Expanding the Definition of Sampling in Recorded Music
At the Western Wall, some will believe what God says explores a new conceptual approach to music composition wherein time structures are predetermined. Steve Chab has reinterpreted the music of Nils Frahm by composing, preforming, and recording new instrumentation atop three of Frahm's recorded piano compositions.
Throughout history, composers have borrowed themes from other composers. This technique dates back to the 17th century with Brahms' "Variations on a Theme by Haydn (opens in new window)" and even further.
Similar techniques such as remixing and sampling prevail in today's music. Almost all pop music includes recordings of preexisting material, whether sampled from another composition or purchased in a sample pack such as Native Instruments or Steinberg.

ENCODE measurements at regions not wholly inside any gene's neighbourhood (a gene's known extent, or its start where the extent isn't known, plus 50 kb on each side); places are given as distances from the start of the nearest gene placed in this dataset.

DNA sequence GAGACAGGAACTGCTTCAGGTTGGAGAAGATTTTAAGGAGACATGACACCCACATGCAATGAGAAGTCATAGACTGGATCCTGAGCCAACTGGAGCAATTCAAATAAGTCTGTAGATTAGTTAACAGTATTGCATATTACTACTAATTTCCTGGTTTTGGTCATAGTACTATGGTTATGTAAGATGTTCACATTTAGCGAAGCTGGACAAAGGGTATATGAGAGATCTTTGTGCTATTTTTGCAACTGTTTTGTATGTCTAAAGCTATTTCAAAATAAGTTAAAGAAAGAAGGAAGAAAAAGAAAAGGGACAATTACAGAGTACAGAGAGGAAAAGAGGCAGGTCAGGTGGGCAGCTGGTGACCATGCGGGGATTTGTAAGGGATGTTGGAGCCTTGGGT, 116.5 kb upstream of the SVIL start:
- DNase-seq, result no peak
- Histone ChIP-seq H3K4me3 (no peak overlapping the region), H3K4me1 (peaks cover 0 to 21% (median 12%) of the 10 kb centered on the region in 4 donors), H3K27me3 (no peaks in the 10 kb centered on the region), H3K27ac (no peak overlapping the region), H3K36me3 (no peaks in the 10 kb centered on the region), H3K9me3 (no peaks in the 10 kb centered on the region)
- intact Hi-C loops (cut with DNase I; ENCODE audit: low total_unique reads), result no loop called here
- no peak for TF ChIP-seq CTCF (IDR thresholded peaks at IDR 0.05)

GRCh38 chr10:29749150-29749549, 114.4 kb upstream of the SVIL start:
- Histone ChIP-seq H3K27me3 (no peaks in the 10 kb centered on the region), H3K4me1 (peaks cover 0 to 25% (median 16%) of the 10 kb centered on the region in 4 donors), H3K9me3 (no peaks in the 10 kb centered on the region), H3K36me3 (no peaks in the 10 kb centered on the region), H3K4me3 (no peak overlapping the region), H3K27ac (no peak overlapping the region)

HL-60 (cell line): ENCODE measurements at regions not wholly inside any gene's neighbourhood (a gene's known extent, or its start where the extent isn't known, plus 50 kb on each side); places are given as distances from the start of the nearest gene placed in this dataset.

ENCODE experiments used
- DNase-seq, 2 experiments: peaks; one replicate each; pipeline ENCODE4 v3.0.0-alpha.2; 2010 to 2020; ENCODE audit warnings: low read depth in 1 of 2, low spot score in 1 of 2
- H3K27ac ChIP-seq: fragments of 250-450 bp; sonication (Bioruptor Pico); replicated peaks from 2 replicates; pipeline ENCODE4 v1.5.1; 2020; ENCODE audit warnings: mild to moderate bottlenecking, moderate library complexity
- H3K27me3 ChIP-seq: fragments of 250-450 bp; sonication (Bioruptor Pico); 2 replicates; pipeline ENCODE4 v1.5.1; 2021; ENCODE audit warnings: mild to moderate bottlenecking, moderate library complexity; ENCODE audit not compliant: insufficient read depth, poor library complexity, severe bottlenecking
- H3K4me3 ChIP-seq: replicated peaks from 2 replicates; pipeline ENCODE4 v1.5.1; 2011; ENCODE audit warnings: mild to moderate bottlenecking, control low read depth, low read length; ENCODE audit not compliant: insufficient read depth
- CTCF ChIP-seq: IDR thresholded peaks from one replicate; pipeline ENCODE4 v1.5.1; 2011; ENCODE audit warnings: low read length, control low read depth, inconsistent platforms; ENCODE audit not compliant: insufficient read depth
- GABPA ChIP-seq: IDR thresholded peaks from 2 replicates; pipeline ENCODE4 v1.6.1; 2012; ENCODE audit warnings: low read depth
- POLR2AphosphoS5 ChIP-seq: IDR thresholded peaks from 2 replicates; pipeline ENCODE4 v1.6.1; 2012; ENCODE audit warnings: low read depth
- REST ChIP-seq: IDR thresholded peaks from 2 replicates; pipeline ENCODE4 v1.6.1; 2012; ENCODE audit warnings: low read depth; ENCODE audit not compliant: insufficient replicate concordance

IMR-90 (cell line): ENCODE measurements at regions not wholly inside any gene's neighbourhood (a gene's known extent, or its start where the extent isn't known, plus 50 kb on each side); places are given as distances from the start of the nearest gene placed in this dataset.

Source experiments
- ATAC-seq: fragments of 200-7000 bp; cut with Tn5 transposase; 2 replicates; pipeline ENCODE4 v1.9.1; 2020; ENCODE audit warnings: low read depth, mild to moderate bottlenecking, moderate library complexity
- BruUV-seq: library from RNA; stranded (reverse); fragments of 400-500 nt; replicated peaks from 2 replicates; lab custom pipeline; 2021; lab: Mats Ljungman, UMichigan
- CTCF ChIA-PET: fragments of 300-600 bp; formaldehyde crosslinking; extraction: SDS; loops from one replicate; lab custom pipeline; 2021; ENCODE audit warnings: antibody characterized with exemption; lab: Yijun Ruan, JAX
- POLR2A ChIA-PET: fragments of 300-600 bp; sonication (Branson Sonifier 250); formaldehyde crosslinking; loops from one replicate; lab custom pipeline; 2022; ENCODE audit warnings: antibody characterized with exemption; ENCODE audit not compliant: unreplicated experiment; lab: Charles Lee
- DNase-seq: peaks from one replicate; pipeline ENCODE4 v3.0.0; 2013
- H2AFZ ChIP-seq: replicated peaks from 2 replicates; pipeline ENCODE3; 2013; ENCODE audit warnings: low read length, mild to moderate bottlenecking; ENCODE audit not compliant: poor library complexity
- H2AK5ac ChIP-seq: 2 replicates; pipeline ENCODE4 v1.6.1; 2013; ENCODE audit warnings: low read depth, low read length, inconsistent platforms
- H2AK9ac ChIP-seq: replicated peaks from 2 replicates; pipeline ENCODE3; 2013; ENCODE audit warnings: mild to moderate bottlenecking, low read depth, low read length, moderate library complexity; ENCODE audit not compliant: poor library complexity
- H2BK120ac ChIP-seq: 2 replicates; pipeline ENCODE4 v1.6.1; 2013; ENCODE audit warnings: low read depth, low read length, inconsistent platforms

Instead of taking a snippet of a composition and remixing it, Steve Chab has composed new music atop entire recorded compositions. And instead of adding a missing instrument to a recording — like Bruce Springsteen "Born to Run" Glockenspiel Addendum (opens in new window) by Cory Arcangel — Steve has treated Nils Frahm's recordings as incomplete compositions.
Buy At the Western Wall, some will believe what God says on Bandcamp. (opens in new window)
Nils Frams' original recordings: "Wall" (opens in new window), "Some" (opens in new window), "Says" (opens in new window).